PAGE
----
It was awesome to be able to follow the same driver as they were running their own line.
That’s how I caught the boys giving BJ Baldwin a sand shower after he broke down. It’s what friends are for, right?
Rodrigo Ampudia of Papas & Beer Racing loves to catch big air with his short course rig.
It’s just such an awesome sight when he jumps, because he’s absolutely fearless.
I also had a chance to catch one of my favorite shots of the year. It’s just so amazing to me how fast the guys on the snowmobiles would accelerate going up a dune.
But the fact that the trail of sand here was lit as Heath Frisby dove into the shadow makes this one of my favorite shots of 2015.
There’s nothing like seeing these epic roosts from the air.
Steven Eugenio is also fearless when it comes to going off the big jumps.
Here’s one of my favorite shots a Pro4 truck driven by Kyle LeDuc as it kicked up a mean roost from the front tires.
These guys really had to show a major level of trust being able to drive and ride together, because there is really no way to see what’s on the other side of a dune when you commit to hitting it hard.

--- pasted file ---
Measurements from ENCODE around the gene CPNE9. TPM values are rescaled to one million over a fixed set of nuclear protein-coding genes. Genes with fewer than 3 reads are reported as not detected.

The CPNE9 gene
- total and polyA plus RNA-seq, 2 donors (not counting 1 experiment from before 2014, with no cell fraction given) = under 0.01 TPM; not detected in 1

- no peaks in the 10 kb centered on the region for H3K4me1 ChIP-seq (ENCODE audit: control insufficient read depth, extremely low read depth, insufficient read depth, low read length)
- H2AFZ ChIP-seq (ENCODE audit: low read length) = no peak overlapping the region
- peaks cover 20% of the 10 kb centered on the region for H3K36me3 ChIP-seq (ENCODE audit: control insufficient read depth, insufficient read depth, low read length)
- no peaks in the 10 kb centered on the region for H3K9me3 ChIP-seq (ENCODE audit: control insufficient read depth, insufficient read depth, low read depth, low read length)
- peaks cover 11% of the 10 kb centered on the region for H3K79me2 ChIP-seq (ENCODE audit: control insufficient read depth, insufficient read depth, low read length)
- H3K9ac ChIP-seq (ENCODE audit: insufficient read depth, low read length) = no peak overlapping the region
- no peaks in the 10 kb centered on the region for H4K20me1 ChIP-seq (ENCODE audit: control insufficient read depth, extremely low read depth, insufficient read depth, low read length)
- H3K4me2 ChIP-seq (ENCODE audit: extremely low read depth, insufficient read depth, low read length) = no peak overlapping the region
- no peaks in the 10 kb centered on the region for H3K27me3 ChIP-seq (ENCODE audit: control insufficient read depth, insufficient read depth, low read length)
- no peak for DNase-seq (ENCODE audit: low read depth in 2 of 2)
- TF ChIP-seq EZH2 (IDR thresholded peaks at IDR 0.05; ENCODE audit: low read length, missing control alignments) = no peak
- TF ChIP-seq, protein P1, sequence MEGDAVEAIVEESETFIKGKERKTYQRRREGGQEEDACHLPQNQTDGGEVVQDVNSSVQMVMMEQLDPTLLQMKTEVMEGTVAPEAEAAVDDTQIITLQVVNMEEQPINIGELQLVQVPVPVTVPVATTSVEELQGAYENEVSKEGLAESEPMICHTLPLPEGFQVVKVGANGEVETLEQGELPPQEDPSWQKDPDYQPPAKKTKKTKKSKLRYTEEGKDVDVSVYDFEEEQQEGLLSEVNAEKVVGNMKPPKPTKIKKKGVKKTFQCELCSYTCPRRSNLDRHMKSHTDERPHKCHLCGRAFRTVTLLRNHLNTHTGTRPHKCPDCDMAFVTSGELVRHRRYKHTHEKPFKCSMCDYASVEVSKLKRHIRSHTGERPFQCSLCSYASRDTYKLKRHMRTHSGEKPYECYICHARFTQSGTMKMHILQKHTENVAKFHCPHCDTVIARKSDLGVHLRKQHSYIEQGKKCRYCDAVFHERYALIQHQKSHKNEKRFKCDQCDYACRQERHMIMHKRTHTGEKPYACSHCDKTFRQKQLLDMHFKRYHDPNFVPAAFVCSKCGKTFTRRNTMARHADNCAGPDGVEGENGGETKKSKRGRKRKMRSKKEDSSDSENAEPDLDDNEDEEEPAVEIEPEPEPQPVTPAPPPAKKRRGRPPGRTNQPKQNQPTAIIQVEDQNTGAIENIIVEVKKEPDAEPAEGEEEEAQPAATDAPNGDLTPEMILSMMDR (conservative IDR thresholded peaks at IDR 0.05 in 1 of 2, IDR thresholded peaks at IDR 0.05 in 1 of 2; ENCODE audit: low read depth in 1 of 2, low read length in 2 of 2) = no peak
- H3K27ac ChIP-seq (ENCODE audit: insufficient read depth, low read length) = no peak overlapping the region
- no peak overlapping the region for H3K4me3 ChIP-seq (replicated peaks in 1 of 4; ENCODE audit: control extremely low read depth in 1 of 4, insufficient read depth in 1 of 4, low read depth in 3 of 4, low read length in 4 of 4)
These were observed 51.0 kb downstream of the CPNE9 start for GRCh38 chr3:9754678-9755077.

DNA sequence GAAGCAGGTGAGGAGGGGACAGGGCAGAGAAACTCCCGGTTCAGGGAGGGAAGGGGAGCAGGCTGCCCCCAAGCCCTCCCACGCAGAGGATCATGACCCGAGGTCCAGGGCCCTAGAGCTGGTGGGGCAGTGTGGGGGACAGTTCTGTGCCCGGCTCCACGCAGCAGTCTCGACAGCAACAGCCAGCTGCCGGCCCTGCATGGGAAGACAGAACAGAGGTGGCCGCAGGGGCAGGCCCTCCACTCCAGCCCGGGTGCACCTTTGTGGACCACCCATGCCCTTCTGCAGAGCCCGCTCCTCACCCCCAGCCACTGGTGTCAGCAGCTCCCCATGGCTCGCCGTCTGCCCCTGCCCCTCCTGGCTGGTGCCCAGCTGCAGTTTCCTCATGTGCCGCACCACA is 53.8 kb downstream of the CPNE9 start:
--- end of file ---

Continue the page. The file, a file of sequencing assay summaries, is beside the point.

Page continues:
Plus, with the sun as sideways as it was later in the days, it was easy to get blinded as you crested a hill.
Then there’s getting lost in someone else’s sand roost…Snow Sports
For the last day I decided to focus more on pick-up shots, especially with the snowmobile guys. Because how often do you get to see these guys in the sand?
Paul Thacker came all the way from Alaska just to be able to shred some sand with his buddies. That is some serious dedication.
It was such an amazing scene, and it boggles the mind when you see these things meant for the snow playing in the sand.
The mechanics actually had to fit custom cooling fans to prevent the 2-stroke motors from overheating. Just like Ken Block’s Raptor Trax, the snow provides the required cooling for these machines.
Just how cool does this look? Although it was very difficult for the riders to turn, it still made for some awesome shots. Talk about air time!
At the end of the week, it was fun to look back and see all the cool shots that we may or may not have captured. The awesome thing is, all this actually happened out in the desert – no camera tricks, no post production.
These riders, drivers and overall crazy athletes are pushing the limits of what is extreme on a daily basis. And that’s why Doonies is so amazing; it’s just a melting pot of talent and guts… Mostly guts.